The sixteenth and seventeenth centuries saw the foundation of two of Gloucester's grammar schools: the Crypt School in 1539 and Sir Thomas Rich's School in 1666. Both still flourish as grammar schools today, along with Ribston Hall and the High School for Girls, Gloucester (Denmark Road).

Gloucester's most important citizens include Robert Raikes (founder of the Sunday School movement) who is still commemorated by the name of a pub in Southgate Street. Its most infamous citizen was Fred West.

In July 2007, Gloucester was hit badly by a flood that struck Gloucestershire and its surrounding areas. Hundreds of homes were flooded, but the event was most memorable because of its wider impact – about 40,000 people were without power for 24 hours, and the entire city (plus surrounding areas) was without piped water for 17 days.

In 2009, Gloucester Day was revived as an annual day of celebration of Gloucester's history and culture. The day originally dates from the lifting of the Siege of Gloucester in 1643, during which the city held out against Royalist forces during the First English Civil War.[15]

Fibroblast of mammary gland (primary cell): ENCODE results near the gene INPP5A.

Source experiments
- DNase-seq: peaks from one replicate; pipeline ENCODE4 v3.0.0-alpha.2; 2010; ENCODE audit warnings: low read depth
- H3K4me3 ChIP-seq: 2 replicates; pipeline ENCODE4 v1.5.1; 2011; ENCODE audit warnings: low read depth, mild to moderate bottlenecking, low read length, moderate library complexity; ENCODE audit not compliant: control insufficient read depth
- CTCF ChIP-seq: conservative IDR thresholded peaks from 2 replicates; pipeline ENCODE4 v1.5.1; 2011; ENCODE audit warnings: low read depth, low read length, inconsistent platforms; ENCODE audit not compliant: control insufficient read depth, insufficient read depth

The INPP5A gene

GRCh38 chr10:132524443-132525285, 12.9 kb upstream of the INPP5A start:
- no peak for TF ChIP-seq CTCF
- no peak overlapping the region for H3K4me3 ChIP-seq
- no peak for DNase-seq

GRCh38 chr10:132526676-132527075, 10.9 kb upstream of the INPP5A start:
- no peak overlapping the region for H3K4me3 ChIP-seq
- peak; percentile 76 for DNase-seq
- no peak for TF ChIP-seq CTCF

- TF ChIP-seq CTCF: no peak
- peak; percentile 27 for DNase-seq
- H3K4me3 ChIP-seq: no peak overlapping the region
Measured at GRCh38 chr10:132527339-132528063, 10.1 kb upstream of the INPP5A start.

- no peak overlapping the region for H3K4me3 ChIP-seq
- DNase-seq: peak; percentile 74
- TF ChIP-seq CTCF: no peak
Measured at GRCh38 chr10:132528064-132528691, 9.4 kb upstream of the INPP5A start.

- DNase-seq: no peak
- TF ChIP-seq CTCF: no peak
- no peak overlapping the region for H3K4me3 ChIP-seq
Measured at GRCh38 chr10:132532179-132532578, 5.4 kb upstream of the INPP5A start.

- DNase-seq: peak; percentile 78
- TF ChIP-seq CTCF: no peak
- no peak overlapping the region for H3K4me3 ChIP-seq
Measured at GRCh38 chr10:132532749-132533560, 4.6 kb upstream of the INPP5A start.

Coat of arms[edit]

Left: the arms of the Clare family; centre: the arms of the Bishop of Worcester; right: the arms of the city of Gloucester

Gloucester is one of few cities in England with the distinction of having two coats of arms. The first consists of three chevrons surrounded by ten roundels. The chevrons come from the arms of the Clare family, who were earls of Gloucester from the 12th to the 14th centuries, while the roundels come from the arms of the Bishop of Worcester, whose bishopric historically encompassed Gloucester. This coat is the older of the two, though it is usually termed the "Commonwealth coat", as it was not officially granted to the city until 1652, during the Commonwealth period. The crest and supporters (lions bearing broadswords and trowels) were also adopted at this time, along with the motto Fides Invicta Triumphat ("unconquered faith triumphs", in reference to the royalist siege withstood by the city in 1643).

The second coat, termed the "Tudor coat", was granted in 1538. It features the roses of York and Lancaster, the boar's head of Richard III, a ceremonial sword and cap, and two horseshoes surrounded by nails, to represent Gloucester's historical association with ironworking.